Amazon.com：Software for large-scale e-commerce
Apple: OS X is written in a mix of language, but a few important parts are C++. The two most interesting are
AT&T:The largest US telecommunications provider.
o provisioning systems
o systems for rapid network recovery after failure
Autodesk: A large number of major number of application in the CAD domain
Ericsson:o server platform.
o TDMA-CDMA HLR
o GSM-TDMA-CDMA mobility gateway
Google: web search engine, etc。
HP: Here is a tiny fraction of HPs C++ apps:
o C, C++, Fortran90 compilers, and linker for the new HP IA64 platform (these add to more than 1 million lines of C++ code).
IBM: o OS/400.
o K42: a high performance, open source, general-purpose operating system kernel for cache-coherent multiprocessors.
Intel:o Vtune performace analysis software
o compilers and optimizers
o lots of chip design and manufacturing software
JPL (Jet Propulsion Lab, NASA): Mars rover autonomous driving system (incl. scene analysis and route planning). C++ on Mars! Also lots of supporting software "on the ground" (i.e. Earth).
Microsoft:o Windows XP
o Windows NT (NT4 and 2000)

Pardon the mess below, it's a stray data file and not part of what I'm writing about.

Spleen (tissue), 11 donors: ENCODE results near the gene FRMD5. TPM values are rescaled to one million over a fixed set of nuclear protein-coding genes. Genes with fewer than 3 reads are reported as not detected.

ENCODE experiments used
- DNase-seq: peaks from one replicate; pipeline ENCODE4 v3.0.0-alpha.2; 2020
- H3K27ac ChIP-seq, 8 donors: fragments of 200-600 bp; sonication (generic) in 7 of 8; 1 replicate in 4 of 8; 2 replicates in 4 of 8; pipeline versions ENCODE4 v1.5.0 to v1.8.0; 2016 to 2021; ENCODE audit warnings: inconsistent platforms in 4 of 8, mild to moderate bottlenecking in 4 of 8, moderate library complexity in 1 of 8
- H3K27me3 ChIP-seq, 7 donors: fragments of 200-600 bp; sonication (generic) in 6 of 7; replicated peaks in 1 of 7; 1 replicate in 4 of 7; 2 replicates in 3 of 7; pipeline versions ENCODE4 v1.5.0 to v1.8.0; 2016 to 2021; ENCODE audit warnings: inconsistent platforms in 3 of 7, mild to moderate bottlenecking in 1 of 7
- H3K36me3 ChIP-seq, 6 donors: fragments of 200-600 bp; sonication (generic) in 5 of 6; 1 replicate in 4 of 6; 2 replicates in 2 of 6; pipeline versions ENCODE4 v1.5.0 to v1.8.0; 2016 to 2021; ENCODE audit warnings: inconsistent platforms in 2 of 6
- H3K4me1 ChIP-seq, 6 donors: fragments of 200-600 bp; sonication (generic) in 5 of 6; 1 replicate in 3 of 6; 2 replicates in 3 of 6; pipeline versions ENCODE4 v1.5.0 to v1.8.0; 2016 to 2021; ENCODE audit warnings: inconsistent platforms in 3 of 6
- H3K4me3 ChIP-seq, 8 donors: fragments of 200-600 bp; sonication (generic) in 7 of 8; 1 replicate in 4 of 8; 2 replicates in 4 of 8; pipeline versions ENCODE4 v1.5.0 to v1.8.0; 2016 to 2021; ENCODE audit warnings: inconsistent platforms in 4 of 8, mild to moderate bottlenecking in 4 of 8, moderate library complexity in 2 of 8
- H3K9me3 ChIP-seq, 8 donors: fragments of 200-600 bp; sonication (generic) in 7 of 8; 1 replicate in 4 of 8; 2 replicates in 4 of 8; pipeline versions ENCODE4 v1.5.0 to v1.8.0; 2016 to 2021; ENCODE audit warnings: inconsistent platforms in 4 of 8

o Windows 9x (95, 98, Me)
o Microsoft Office (Word, Excel, Access, PowerPoint, Outlook)
o Internet Explorer (including Outlook Express)
o Visual Studio
Mozilla: Firefox browser and Thunderbird mail client (open source)
MySQL: MySQL Server (about 250,000 lines of C++) and MySQL Cluster. Arguably the worlds most popular open source database
Nokia: o Mobile Communications radio-station/internet bridges: FlexiGGSN (Gateway GPRS Support Node) and FlexiSGSN (Server GPRS Support Node).
Sun: o The HotSpot Java Virtual Machine is written in C++
Symbian OS: rationale: "[...] using C++ for all system code, from the kernel upwards." This is one of the most widespread OSs for cellular phones
KDE from linux is written in C++.
telephone systems: I think it would be almost easier to list the systems which arent written in C++